It's possible this "crisis" has been manufacturing by liberals in the mainstream media bothered by some aspect of Ford's conservative views. The Gov. of SC was similarly hounded after he made "disrespectful" remarks about "Obamacare." How could the public put the "heat" back on media liberals?posted @ Sunday, November 17, 2013 - 15:40
Going forward, perhaps the selection process could be altered? Entrance to the race might be limited to current GA superintendents. The office might be made an appointed position rather than elected; the Governor could appoint one of his own, or be constrained to picking among the sitting supers. OR, current superintendents could select one of their own for the position.posted @ Sunday, November 17, 2013 - 14:36
@sweept: Yes, the concept of modern retirement, flawed as it was, may be wiped-out. Along the way, the dispossessed increasingly may fall sway to Mr. or Mrs. "Fixits" with the usual turmoil, confusion; and spreading fear and anxiety.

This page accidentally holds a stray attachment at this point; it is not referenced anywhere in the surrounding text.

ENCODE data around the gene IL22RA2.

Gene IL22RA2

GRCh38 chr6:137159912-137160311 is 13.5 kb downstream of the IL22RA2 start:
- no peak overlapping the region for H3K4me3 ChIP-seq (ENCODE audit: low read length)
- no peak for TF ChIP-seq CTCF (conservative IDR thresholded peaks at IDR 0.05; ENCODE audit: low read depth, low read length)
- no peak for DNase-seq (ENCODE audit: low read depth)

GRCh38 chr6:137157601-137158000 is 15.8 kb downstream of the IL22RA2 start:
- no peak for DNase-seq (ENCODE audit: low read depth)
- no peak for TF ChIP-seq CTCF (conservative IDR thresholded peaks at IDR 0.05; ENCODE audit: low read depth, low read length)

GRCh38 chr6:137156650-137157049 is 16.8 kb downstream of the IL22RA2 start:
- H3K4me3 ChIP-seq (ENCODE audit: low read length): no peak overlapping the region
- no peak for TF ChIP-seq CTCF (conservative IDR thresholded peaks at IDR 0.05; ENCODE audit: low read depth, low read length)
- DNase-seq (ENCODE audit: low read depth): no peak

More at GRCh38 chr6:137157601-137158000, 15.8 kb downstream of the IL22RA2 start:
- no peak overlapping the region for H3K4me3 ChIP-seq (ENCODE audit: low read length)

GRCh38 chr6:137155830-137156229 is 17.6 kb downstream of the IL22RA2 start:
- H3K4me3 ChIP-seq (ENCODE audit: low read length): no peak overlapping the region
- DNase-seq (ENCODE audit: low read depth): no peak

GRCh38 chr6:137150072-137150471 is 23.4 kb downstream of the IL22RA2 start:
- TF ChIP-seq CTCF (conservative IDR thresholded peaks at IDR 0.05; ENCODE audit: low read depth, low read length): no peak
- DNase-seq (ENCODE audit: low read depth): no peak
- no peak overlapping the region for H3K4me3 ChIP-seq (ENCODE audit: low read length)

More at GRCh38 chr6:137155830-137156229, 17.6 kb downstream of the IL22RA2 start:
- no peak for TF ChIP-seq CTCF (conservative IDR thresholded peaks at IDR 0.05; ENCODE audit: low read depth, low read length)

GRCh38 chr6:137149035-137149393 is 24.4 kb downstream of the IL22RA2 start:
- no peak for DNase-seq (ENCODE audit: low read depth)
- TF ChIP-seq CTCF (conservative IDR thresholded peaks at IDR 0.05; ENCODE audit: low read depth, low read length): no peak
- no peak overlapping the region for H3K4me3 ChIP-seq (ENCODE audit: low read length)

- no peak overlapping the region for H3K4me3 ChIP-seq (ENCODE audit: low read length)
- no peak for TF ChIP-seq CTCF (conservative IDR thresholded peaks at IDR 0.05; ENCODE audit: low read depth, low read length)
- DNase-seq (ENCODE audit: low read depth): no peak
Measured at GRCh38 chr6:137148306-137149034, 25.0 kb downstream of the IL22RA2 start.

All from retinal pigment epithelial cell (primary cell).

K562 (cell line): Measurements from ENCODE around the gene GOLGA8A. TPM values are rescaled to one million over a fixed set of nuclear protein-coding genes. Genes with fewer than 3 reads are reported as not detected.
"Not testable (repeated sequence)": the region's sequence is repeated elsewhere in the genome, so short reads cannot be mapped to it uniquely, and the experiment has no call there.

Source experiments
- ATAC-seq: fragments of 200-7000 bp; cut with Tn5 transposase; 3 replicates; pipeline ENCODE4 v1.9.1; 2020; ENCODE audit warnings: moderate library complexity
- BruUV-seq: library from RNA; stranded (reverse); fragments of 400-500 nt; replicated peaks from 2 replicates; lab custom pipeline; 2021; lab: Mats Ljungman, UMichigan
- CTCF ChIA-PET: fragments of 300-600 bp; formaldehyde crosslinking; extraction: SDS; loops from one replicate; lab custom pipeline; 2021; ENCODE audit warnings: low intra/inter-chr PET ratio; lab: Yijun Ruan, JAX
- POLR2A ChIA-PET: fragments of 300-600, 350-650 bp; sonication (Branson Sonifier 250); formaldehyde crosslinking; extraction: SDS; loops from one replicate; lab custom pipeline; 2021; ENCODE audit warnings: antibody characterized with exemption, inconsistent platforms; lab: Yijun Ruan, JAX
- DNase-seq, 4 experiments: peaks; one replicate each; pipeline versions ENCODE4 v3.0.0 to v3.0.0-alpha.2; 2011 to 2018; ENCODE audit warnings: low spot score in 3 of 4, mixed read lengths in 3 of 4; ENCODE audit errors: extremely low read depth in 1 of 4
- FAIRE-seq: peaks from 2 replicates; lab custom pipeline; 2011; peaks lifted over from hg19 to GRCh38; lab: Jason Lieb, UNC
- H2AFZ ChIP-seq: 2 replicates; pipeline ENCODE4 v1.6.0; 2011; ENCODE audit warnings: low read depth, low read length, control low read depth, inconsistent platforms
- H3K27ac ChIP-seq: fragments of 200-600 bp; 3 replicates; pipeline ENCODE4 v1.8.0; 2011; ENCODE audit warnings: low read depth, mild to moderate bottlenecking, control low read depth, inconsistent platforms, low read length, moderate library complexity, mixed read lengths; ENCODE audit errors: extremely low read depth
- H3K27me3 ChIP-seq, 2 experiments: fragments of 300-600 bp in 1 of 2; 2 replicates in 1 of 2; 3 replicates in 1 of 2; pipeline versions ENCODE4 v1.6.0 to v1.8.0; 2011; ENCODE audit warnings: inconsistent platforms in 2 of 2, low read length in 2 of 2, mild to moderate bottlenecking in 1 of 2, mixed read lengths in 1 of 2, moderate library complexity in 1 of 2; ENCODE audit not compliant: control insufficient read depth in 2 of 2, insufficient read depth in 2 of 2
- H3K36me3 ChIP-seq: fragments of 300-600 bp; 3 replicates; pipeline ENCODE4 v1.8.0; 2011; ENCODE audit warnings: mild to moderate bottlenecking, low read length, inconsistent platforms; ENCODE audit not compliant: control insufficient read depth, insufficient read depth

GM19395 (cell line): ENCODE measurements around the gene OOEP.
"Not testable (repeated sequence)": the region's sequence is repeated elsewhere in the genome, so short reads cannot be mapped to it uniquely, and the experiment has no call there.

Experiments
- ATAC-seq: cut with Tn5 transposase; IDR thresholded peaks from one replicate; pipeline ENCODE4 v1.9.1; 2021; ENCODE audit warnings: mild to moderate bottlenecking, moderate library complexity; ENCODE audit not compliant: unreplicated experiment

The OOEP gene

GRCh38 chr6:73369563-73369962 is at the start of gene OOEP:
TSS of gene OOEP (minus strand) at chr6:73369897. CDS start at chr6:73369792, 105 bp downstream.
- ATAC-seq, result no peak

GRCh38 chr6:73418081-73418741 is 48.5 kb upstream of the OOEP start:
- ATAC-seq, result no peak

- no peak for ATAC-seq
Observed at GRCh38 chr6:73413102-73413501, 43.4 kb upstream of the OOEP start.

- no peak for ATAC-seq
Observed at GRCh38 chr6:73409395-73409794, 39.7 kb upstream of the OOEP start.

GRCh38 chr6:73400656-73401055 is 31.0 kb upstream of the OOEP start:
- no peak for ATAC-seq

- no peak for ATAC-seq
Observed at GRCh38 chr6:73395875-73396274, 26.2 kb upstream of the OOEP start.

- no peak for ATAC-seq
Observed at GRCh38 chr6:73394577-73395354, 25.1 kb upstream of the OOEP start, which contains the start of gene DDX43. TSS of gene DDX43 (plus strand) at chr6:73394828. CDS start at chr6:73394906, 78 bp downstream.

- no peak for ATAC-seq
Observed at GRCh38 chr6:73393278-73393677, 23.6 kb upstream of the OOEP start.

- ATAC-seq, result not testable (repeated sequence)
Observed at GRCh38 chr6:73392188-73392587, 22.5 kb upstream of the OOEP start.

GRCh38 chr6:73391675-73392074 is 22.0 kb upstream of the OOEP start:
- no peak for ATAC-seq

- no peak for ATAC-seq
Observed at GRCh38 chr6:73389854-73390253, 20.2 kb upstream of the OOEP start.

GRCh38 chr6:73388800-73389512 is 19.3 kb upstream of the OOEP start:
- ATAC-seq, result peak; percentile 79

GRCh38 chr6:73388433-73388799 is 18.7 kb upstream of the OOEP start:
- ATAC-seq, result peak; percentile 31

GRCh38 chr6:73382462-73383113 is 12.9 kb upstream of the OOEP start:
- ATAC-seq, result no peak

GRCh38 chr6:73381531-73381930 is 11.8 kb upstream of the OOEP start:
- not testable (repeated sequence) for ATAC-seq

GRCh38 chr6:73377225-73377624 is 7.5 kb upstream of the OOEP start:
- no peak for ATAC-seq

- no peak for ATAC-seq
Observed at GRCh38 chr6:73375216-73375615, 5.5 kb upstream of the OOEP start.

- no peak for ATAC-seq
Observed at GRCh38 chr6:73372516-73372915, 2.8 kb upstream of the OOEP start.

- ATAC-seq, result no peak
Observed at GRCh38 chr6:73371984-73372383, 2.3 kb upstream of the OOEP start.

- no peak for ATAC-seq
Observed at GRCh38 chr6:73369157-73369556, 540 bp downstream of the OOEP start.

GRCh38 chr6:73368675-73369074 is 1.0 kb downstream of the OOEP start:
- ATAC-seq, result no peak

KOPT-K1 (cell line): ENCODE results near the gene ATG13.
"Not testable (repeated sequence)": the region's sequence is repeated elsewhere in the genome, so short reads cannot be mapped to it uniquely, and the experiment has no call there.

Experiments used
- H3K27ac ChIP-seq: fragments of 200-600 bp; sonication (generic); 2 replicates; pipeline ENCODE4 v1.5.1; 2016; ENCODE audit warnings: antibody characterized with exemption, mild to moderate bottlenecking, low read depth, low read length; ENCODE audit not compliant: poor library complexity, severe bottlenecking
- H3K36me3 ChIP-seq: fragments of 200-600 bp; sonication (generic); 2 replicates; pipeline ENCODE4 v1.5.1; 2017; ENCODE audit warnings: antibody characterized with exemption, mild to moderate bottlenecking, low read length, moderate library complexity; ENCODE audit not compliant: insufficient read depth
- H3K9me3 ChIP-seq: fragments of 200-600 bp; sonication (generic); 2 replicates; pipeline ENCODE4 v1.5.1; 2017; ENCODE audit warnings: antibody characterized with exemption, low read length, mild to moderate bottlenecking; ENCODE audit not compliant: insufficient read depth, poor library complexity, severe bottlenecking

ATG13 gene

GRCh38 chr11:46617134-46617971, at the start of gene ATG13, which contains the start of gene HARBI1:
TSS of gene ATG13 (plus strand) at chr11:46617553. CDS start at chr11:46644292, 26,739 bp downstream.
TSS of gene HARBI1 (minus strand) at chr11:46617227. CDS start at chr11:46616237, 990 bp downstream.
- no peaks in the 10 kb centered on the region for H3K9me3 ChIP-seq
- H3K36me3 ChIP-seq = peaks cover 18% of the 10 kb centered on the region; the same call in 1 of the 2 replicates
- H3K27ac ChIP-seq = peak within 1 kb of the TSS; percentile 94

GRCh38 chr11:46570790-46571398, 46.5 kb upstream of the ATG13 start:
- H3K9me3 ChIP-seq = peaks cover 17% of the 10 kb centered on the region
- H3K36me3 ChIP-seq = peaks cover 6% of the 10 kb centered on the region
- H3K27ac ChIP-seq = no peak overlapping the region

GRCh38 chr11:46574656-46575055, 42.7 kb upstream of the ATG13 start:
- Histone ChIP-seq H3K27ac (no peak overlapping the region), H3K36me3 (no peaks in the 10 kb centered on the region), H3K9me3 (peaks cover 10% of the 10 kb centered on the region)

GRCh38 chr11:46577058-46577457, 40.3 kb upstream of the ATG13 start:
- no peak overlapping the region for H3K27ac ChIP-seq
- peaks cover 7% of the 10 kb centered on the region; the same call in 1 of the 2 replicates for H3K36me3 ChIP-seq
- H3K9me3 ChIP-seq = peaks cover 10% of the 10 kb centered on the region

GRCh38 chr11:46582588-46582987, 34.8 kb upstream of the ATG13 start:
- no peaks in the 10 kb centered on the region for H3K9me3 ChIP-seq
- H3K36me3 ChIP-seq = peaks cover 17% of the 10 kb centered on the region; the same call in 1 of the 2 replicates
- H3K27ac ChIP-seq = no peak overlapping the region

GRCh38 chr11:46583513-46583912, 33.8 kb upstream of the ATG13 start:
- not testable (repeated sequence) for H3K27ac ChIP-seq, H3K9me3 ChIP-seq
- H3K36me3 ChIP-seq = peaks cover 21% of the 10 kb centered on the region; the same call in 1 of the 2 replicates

In an otherwise useful narrative, the NYT gave the finger, so-to-speak, to "austerity" programs, and their alleged proponents. In other words, the whole point of the article might have been an attempt to organize more opposition against living-within-ones-means. Even with the global financial crisis and ensuing unemployment and debt crises in full view, the liberal Times editors argue in favor of another credit-fueled "bubble" economy as, now, the "only hope" of the people. Me? Exiting the Monetary Project Union, and introduction of native currencies would quickly bring relief; restructuring U.S. debt or even partial default would temper the USD and see thousands of American called back to produce and manufacture for a suddenly "alive" domestic market. The Times HATES this because it'd also put an end to the globalists' dreams (owners of the NYT) to enslave every citizen of the planet into debt slavery and a new feudal order. But, money talks, and b@*** walks ...posted @ Sunday, November 17, 2013 - 14:27